The Quest for Tortellini

Bologna is known for its food, well the whole Emilia Romagna region has so many treasures.


Markets in Bologna selling fresh tortellini

While I was there I decided I was going on a quest to find the best tortellini in Bologna. It really is an impossible grueling task but I was willing to put in the work and try to make a dent in the offerings of such a great city. Tortellini is such a thing of pride that there is a yearly festival dedicated to it. Infact in 1974 the official recipe of Tortellini was deposited with the Bologna Chamber of Commerce, proving that according to Bolognese officials there is one right way to make it.

First of all, lets talk about Tortellini, there are many legends about the origins of Tortellini. One of the most popular tales

“One night during a trip Lucrezia Borgia stayed at an inn in the small town of Castelfranco, and during the night the host because so captivated with her beauty that he could not resist the urge to peek into her room through the keyhole. The room was lit only by a few candles and so he could only see her navel. The pure and innocent vision was enough to send him into Ecstasy. That inspired him to create the tortellini that night.”

Another really popular legend is that in medieval Italy the god(ess)s Venus and Jupiter were staying at an inn in the outskirts of Bologna and again! an Innkeeper looked through the keyhole at them them and all he could see was Venus’s navel and was captivated.

So both popular stories credit the invention of this pasta to a perv. Were the little ombelico (another name for tortellini meaning belly button) folded like that so the stuffing wouldn’t leak out into the sauce during cooking or because some peeping tom had a navel fetish? I prefer the fetish story.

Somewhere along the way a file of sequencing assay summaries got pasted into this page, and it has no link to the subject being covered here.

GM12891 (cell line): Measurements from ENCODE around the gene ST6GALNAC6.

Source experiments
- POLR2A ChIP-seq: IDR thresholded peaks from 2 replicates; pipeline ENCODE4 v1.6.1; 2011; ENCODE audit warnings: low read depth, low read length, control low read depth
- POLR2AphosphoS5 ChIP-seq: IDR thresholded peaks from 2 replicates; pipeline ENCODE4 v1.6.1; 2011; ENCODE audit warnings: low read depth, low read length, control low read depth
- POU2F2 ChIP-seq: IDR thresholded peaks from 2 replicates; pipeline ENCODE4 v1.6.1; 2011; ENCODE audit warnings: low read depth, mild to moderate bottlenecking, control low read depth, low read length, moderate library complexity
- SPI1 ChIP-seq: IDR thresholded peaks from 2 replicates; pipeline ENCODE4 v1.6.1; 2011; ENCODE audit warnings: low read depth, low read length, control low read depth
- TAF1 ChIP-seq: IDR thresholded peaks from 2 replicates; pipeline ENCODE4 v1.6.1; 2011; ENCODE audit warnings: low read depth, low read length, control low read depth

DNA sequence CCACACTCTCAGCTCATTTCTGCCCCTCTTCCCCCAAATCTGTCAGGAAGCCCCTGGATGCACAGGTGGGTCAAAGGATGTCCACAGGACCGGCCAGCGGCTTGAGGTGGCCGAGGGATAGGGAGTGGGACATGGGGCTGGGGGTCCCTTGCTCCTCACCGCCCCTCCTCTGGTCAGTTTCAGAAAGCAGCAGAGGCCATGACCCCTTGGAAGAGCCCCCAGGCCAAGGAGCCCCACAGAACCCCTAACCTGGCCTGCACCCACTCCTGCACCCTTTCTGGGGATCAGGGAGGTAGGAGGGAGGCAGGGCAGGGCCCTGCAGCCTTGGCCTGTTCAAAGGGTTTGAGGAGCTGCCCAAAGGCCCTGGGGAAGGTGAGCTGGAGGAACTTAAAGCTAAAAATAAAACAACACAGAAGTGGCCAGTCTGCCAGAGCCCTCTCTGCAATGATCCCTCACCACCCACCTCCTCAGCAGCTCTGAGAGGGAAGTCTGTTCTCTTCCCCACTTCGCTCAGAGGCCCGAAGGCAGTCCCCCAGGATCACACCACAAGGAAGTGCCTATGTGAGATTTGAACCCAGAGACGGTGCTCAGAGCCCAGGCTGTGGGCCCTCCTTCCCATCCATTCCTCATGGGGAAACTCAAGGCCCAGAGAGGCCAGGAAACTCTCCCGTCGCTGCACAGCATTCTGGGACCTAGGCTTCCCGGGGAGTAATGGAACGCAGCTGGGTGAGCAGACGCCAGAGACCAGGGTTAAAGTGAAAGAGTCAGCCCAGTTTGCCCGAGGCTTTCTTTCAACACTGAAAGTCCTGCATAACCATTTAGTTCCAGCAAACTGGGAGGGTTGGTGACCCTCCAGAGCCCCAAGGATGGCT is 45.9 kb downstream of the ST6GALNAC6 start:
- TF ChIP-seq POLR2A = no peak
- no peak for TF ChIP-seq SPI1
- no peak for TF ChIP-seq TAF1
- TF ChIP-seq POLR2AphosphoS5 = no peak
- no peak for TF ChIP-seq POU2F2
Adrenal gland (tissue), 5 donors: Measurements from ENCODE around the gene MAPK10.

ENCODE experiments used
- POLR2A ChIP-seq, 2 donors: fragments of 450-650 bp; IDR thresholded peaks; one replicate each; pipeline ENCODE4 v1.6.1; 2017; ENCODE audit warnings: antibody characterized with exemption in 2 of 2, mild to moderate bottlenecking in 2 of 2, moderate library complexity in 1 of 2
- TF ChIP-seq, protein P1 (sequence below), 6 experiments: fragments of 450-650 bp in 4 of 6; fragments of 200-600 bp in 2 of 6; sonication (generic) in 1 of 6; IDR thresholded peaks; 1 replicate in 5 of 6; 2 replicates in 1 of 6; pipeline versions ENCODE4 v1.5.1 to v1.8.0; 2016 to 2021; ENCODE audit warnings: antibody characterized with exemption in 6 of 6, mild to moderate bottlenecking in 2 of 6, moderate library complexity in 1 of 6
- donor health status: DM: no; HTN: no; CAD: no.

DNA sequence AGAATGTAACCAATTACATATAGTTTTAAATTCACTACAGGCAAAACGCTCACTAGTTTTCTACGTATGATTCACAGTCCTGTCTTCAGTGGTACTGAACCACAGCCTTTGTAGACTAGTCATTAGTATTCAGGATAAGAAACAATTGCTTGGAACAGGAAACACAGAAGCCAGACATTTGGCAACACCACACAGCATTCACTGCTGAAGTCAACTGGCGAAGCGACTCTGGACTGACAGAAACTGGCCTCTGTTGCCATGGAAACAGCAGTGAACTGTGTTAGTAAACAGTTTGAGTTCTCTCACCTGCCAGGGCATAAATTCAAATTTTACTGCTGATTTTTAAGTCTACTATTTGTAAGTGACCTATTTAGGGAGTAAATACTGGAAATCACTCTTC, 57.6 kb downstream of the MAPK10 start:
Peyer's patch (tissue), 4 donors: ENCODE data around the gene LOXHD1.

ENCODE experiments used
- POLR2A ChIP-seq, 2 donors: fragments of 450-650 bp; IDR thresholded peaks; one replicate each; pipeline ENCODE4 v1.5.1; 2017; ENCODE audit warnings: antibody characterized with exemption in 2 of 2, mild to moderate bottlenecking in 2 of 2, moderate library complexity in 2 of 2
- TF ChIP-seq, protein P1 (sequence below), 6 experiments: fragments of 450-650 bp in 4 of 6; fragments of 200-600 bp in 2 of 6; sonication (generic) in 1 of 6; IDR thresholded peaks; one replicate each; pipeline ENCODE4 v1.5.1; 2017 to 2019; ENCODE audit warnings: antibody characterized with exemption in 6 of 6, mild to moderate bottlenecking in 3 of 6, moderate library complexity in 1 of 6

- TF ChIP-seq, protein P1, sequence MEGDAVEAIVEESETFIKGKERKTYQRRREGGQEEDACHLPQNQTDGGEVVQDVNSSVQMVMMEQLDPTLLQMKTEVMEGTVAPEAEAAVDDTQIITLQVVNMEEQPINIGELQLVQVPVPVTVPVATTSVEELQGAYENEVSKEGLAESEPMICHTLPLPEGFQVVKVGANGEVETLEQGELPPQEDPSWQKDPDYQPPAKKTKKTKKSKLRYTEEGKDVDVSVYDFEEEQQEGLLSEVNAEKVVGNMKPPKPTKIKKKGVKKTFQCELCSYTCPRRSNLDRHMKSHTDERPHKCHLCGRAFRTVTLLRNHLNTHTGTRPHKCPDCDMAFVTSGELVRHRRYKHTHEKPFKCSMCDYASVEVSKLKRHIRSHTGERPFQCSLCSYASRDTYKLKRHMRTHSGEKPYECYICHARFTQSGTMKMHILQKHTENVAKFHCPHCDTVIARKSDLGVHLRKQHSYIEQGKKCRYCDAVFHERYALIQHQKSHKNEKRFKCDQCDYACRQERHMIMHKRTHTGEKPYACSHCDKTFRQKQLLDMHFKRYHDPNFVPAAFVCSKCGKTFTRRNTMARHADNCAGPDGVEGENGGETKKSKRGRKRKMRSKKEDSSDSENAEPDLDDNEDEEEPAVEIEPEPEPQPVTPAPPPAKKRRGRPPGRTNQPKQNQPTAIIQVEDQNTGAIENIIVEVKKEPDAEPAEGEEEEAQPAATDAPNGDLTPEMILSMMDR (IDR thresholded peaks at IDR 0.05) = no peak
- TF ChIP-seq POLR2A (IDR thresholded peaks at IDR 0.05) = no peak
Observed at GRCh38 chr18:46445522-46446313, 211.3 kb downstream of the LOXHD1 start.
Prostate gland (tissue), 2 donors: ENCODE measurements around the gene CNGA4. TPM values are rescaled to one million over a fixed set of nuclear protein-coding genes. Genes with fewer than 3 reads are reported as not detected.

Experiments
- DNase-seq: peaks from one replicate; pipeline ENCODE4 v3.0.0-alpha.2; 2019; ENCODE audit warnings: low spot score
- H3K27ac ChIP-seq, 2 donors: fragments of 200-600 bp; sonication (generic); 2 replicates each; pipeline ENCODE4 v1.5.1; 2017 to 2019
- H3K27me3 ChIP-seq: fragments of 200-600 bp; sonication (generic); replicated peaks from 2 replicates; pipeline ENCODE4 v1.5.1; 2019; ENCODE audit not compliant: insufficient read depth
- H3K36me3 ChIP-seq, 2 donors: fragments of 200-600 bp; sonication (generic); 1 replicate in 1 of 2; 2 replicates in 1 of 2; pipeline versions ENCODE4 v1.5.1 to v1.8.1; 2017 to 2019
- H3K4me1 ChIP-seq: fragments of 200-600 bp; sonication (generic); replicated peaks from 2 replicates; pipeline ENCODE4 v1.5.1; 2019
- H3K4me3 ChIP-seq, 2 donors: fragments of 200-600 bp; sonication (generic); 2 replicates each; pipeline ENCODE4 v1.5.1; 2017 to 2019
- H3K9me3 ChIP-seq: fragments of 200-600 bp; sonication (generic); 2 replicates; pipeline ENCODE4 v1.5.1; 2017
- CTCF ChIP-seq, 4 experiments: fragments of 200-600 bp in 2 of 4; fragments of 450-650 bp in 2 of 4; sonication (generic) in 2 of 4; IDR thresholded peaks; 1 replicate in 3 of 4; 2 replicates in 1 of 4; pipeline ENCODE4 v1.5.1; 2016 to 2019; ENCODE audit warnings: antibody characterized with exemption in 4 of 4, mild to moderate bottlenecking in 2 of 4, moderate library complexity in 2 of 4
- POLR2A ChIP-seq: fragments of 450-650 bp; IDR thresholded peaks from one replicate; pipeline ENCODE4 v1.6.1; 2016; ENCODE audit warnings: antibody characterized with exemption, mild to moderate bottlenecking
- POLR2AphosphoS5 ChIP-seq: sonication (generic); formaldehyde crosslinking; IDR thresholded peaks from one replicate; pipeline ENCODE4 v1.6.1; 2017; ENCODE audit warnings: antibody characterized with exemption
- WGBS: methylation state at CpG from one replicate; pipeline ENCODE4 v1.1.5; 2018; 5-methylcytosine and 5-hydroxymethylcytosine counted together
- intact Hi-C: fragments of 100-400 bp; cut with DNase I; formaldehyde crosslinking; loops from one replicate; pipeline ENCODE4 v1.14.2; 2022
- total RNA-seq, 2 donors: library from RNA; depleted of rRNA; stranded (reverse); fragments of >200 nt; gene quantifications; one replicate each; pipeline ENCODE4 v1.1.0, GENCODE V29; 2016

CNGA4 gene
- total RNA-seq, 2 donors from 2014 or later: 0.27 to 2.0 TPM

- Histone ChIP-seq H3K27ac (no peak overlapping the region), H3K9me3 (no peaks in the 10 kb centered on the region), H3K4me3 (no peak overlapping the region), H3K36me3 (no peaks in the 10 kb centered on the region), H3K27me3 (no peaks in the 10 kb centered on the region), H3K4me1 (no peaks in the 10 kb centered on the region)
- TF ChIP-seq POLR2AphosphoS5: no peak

This is my tortellini journey:

The first tortellini:

This was at a little Salumeria called La Biata . Its very close to Piazza Miaggore. Even though I was looking for Tortellini en Brodo the tortellini I spied on the way to the upstairs dining area (the bottom floor is just retail) looked so amazing I decided to try the Tortellini Bolognese. It was ah-mazing. First let me clarify that REAL bolognese from Bologna does not really resemble its tomato-y soupy american cousin. It was delicious. The tortellini were filled with cheese as often as the case when served with a meat sauce. I was so impressed by the quality of food coming from this tiny salumeria, it reminded me why I love Italy so much and the passion for food.

On to the next:

This was at Ristorante da Nello. Da Nello al Montegrappa has a very authentic bolognese menu. The tortellini were meat filled in a rich Capon broth.  Its down a small alley off of Piazza Maggiore so it wasnt packed with tourists (or so I assumed).

And then:

Restaurant Teresina. This was the best, the best tortellini en Brodo I had in Bologna. The broth was rich and flavorful, it was more herbaceous than a lot of the others I tried on this trip. The filling of the tortellini was perfectly seasoned. I admit I like A LOT of grated parmigiano on this dish but this one didnt need it. I mean, it made it better as adding cheese always does. But it was really really fantastic.  See that look of utter contentment on my face.

This was at I Carracci Ristorante in The Posh “Grand Hotel Majestic”. That is really the hotel’s name. Really. This was the most expensive meal I ate. The tasting menu was 100 Euros per person for 5 courses. I asked if it included the Tortellini en Brodo which was on the a la carte menu and my server assured me it was. Little did I know that I was to get all 5 of the chefs tasting menu in addition to a full portion of tortellini(which was no extra charge). It was good, it wasnt 5 stars, but the other dishes were spectacular. Overall I also may have been overwhelmed by the shear amount of food that was brought to me. I assumed the chefs tasting to have smaller portions but this is clearly a restaurant that wanted to live up the Bologna The Fat reputation of the city.